Jeremy Rossetti: In the end, it kind of becomes that.

DRW: You can have a great song without lyrics, but if you’re just singing with no music, you don’t have anything. So, I think the song really dictates and guides the lyrics and influences the feel and vibe.

DW: We don’t really tell linear stories. It’s not like we have this idea for a song that’s a story; we kind of try to [place] abstract ideas throughout, it could be a bunch of stories. It’s not like Bob Dylan, you know?

LE: What types of other art influence your music? 

DW: Definitely films, I would say. Literature; there’s a couple books that have really stuck with us over the years, a lot of dystopia, like 1984…that type of stuff.

LE: Why dystopia?

DRW: It’s almost foreshadowing, potentially, what we’re moving towards. But, finding hope and meaning and happiness and love and care in that dark and disturbing world that arguably parallels what we live in now, capitalism and people chasing the almighty dollar on a day-to-day basis; it’s kind of a way to poke fun at that and build a narrative.

LE: What inspires you to come-up with new ideas when you’re in a creative rut?

DW: We’re lucky in that we have never really fallen into ruts, we’re always able to write songs, although they’re not always necessarily good. We kind of went through a rut in the songs that we scrapped. There were probably 10 altogether that we just didn’t think were good enough or a good follow-up to what we had written prior to that. We wanted to take a step up instead of just side-to-side, and it didn’t feel like those songs were doing that. It was frustrating to let all that music go and know that work was gone.

LE: How do you know when it’s time to scrap a song?

DRW: I think it goes back to what inspires us to make music – it’s listening to other music. That’s ultimately what inspires you. We’re heavily influenced by other artists and songs. We look up to other musicians for inspiration, and when we create music that maybe doesn’t stand up to that quality of the music that we’re listening to, it’s pretty audibly discernable to say if a song is not as good as the artist that’s influencing us or artists that we look up to. That makes it an easy decision.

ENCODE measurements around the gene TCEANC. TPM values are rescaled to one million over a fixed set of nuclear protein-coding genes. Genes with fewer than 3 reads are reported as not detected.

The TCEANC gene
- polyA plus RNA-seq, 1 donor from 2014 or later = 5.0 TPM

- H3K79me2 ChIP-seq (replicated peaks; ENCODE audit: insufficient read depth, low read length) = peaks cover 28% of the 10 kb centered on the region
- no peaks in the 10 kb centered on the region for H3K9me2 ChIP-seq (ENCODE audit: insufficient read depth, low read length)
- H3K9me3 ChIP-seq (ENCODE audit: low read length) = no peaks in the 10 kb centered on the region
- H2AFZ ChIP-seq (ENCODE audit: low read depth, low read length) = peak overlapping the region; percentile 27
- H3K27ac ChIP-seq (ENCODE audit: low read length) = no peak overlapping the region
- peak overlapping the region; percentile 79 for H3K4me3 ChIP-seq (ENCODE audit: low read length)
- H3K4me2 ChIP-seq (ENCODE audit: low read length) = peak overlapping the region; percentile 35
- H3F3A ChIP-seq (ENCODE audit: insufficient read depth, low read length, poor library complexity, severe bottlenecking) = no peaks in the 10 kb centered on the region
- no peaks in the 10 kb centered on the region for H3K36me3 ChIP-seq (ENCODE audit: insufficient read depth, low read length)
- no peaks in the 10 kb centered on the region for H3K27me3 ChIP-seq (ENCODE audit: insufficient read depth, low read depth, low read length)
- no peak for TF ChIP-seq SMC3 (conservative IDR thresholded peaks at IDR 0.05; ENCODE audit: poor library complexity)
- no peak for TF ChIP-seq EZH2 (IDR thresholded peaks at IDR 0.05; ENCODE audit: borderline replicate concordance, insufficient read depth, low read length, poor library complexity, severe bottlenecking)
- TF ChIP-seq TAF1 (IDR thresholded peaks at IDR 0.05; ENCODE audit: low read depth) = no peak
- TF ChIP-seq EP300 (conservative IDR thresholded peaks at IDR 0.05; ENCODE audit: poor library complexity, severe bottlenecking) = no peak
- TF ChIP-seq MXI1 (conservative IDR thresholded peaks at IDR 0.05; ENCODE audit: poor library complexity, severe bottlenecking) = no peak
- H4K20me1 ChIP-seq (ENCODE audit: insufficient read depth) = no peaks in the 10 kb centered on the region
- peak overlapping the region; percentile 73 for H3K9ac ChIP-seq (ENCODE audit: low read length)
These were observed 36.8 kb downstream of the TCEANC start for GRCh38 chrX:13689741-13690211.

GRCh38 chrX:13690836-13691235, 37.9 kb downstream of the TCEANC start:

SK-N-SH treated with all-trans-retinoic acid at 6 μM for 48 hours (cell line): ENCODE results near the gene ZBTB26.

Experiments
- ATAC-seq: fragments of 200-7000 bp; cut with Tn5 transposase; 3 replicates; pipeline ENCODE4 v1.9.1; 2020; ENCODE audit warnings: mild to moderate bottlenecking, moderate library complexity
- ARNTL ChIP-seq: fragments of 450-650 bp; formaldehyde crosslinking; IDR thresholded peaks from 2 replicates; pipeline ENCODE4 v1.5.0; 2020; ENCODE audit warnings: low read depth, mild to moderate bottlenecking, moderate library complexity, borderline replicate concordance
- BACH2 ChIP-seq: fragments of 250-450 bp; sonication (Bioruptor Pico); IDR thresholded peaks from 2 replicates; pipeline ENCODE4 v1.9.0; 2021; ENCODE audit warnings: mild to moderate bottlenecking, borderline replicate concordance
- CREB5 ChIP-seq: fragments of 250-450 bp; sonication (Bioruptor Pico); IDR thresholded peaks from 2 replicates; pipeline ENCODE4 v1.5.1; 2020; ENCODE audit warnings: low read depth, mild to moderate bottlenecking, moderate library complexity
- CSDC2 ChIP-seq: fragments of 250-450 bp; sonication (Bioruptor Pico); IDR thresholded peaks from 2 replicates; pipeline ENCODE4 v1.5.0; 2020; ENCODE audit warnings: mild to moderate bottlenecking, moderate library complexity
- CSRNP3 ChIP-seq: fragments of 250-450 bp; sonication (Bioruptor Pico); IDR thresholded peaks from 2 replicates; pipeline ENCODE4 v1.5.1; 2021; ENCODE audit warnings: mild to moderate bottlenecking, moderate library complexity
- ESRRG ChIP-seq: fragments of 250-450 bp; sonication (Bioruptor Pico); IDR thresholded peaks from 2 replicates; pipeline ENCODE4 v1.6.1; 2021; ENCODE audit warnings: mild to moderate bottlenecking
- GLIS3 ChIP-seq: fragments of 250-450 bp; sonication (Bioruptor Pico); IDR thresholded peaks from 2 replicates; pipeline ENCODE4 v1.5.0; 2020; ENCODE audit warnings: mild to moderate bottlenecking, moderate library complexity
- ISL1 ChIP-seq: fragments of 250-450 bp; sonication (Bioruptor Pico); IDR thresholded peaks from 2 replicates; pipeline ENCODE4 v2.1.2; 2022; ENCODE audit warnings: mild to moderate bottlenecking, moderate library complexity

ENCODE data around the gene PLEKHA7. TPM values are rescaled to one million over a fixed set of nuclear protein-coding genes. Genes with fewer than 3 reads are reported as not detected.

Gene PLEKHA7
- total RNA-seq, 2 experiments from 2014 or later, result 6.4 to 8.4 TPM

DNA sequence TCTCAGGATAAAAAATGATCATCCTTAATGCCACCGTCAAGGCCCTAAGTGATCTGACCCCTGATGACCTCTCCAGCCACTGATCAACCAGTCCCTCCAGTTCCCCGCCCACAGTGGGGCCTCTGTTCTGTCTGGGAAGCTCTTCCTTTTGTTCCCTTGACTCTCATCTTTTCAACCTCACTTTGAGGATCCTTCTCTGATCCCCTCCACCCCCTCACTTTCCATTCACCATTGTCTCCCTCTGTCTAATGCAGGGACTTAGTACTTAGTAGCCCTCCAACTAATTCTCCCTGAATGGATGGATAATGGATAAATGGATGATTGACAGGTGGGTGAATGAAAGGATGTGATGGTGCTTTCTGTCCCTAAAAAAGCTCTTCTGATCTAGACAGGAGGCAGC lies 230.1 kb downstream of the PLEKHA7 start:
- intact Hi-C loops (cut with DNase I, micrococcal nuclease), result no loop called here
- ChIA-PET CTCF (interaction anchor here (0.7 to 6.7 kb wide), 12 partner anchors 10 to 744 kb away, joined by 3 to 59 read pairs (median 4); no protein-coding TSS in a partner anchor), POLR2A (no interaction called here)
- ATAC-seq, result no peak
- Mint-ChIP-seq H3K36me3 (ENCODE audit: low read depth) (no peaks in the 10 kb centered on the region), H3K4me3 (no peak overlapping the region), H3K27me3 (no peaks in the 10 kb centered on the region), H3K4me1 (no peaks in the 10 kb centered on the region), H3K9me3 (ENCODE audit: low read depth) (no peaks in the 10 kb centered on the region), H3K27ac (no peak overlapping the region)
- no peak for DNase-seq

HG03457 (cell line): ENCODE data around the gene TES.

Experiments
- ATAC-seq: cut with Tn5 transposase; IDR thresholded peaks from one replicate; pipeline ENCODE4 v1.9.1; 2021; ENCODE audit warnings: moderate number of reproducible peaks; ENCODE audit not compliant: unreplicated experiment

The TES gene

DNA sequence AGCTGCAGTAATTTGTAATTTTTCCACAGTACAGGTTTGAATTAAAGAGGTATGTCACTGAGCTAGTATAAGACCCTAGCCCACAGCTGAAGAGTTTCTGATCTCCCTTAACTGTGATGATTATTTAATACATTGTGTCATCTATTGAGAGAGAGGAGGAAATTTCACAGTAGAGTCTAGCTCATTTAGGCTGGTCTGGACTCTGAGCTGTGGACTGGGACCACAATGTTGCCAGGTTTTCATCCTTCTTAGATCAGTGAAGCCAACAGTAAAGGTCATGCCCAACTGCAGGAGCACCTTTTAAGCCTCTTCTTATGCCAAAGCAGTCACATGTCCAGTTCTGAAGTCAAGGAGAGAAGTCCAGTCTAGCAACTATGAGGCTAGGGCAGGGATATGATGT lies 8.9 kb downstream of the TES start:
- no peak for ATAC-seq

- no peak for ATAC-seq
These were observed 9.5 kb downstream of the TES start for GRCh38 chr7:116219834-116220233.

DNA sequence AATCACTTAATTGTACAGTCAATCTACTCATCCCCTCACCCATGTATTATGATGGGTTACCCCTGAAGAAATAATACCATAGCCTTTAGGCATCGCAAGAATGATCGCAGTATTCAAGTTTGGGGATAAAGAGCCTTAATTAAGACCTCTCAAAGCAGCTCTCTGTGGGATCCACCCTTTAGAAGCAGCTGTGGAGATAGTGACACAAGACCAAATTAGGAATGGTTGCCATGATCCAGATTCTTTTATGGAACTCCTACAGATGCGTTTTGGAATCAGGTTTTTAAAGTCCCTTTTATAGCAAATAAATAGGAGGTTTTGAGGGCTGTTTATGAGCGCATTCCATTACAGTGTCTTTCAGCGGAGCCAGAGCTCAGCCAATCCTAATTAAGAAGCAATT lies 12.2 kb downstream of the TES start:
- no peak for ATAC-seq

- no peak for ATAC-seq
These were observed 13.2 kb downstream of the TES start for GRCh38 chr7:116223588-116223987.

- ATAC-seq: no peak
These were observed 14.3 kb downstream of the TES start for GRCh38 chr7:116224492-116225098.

LE: What advice would you give new artists who are performing live for the first time?

DW: It’s just about playing shows. The best thing is getting experience and playing in all sizes of venues, getting the experience of setting up with different acts and learning where things can go wrong and things can go right.

LE: It’s very similar to acting.

DRW: Totally. You’re developing those live performance muscles and you just get more and more comfortable. I mean we’ve been doing it for a long time, but we’re just now beginning to work on things like stage presence and getting better at playing our instruments live when there’s the pressure of an audience, a full room watching you. You’re always trying to make small improvements, but it just comes down to playing [as much as possible].

LE: What’s up next? 

DRW: We’re just in the planning stages right now, we’re sitting on a bunch of new music and we’re just trying to put a tour in place and rollout a promotional strategy that makes sense and get a PR team onboard. I think we’ll be on the radio in the fall. It’s a cycle; we’ll probably be doing the same thing next year and the year after that. There are only so many marketing and promotional avenues that exist for artists, everyone’s kind of doing the same thing, you release music, put some promotional efforts into it, play some shows, then you do it all over again.